The global pandemic caused by Covid-19 has meant that many contractual obligations are no longer being honoured. This ranges from the payment of rent for a small high street shop to fulfilment of multi million pound orders. When the dust settles, parties to contracts may well be looking at their contracts to see what their rights and responsibilities are and if they can recoup any losses.
There are three main issues that parties are likely to be applying their minds to, as follows:
Force Majeure / Events Outside of Control Clauses.
This is strictly a contractual issue. Does the contract contain such a clause? Does it cover the Covid pandemic? Who can rely upon it – is it unilateral or bilateral? What does it say are the consequences if the clause is engaged (usually a suspension of the relevant party’s obligations without penalty)? Bear in mind that generally such clauses are interpreted strictly and the party seeking to rely on the clause must take all reasonable steps to mitigate the consequences of the event in question.
Frustration essentially happens when, without fault by either party, it is impossible to perform a contractual obligation. Reliance upon this doctrine is however, often easier said than done. If frustration is established it discharges the contract so that all present and future rights come to an end. Claims for compensation are made under the Law Reform (Frustrated Contracts) Act 1943, a piece of legislation that may become increasingly popular in the coming months. If the Act does not apply common law claims may also be available.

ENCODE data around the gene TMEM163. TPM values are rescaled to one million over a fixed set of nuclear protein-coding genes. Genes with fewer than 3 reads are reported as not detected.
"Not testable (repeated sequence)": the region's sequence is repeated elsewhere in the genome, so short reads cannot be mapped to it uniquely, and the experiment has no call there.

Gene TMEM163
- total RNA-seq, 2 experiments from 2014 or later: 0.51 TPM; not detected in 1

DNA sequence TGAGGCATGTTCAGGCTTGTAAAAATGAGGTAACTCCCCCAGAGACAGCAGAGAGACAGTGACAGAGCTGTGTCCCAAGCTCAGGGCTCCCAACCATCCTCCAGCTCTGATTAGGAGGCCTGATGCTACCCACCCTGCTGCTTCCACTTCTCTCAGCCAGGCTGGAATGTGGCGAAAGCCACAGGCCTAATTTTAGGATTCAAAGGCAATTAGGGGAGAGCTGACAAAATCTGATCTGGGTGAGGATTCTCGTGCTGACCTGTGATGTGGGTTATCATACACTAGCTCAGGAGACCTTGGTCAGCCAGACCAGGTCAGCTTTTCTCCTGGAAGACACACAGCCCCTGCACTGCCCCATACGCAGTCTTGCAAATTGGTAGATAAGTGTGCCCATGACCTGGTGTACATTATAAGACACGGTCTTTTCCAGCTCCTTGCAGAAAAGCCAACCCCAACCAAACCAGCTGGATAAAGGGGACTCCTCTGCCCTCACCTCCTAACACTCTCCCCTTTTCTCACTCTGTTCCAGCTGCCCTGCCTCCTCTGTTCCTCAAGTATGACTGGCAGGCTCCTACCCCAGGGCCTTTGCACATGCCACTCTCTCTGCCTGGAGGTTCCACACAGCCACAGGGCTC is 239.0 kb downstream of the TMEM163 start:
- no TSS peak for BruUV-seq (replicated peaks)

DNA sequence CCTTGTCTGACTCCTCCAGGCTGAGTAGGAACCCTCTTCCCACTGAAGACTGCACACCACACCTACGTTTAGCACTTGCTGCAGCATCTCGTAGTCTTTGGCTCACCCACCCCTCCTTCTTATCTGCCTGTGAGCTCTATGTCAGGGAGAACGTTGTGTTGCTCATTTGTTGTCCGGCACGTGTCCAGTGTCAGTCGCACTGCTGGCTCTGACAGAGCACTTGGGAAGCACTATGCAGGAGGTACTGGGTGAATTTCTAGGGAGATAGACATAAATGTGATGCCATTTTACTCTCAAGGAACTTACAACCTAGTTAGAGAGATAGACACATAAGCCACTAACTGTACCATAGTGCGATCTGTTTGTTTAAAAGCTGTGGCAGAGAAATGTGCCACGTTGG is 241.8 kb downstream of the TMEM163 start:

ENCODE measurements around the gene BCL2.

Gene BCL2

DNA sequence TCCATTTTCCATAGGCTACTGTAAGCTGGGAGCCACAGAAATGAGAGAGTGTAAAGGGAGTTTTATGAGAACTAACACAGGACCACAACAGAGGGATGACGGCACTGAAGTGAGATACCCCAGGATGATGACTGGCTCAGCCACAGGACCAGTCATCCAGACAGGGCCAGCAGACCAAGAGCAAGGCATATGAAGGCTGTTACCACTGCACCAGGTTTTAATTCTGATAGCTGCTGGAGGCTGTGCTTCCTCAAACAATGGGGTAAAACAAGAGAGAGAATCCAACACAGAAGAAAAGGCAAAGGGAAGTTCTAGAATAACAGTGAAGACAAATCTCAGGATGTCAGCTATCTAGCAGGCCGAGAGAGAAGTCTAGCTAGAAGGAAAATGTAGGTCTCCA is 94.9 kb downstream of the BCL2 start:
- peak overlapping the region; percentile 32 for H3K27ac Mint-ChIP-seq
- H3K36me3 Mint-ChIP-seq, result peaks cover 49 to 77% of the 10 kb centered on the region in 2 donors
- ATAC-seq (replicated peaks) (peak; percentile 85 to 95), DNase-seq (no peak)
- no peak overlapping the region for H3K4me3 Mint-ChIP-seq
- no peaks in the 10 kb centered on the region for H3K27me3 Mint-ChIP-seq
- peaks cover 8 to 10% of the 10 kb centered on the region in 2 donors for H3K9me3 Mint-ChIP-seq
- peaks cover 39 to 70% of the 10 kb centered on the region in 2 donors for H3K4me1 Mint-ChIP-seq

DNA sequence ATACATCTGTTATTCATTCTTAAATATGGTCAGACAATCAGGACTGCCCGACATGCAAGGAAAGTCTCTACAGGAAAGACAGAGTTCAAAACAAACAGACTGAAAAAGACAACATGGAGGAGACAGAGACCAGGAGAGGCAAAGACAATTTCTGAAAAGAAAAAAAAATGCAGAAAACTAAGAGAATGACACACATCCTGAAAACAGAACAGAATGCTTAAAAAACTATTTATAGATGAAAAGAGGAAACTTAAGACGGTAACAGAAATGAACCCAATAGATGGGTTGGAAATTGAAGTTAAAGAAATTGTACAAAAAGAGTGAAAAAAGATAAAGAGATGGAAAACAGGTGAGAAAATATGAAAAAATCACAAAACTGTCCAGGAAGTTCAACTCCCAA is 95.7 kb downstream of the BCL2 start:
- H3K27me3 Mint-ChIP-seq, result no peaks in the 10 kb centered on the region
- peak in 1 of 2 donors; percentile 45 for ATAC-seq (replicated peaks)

What if the government makes performance of the contract illegal? In English law a contract is discharged if it is illegal. How does this tie in with government ‘guidance’? What if performance is not illegal if special permission is available and may be granted- does it have to be applied for? These issues are likely to become relevant in any future litigation.
Parties should work through the topics set out above in detail, when considering their rights and obligations. Of course there are also practical points –e.g. Can the affected party afford to pay? If for example they are a bar that has been forced to close and therefore has no income and so cannot pay the rent, if they cannot rely on any of the above there are practical steps that can still be taken such as:
- Negotiate a delay in payment or a payment free period
- Negotiate a payment holiday with the unpaid sums added on to the amounts due in 6 months time
However, care will have to be taken to formally document whatever is agreed so that the parties are clear on their revised obligations, what happens when any grace period ends and also to avoid ancillary issues arising such as waiver or inadvertent release of any guarantor.
This blog was written by: Michael Stewart
DISCLAIMER: Please note that this post sets out the general position under the general law. It should not be acted upon in any specific circumstances without taking specific legal advice as to those circumstances. Also, it should not be relied upon, acted upon or treated as a substitute for specific advice relevant to particular circumstances. If you do require specific advice please contact us for assistance.